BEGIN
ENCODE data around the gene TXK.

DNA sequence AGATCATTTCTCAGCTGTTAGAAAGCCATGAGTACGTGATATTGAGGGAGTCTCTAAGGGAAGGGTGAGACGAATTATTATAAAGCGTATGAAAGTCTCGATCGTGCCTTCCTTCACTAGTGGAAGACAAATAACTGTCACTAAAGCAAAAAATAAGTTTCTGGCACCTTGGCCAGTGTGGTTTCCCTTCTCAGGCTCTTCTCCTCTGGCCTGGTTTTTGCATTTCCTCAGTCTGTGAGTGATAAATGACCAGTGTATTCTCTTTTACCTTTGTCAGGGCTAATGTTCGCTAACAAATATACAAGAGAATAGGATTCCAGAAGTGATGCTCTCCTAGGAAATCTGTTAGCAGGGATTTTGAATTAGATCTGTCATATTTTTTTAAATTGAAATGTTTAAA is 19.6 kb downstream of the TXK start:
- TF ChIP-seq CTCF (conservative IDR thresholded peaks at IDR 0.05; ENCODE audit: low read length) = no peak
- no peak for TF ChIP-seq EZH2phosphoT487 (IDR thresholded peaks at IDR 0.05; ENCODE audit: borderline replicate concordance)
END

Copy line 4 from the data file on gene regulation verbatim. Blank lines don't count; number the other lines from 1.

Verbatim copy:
- no peak for TF ChIP-seq EZH2phosphoT487 (IDR thresholded peaks at IDR 0.05; ENCODE audit: borderline replicate concordance)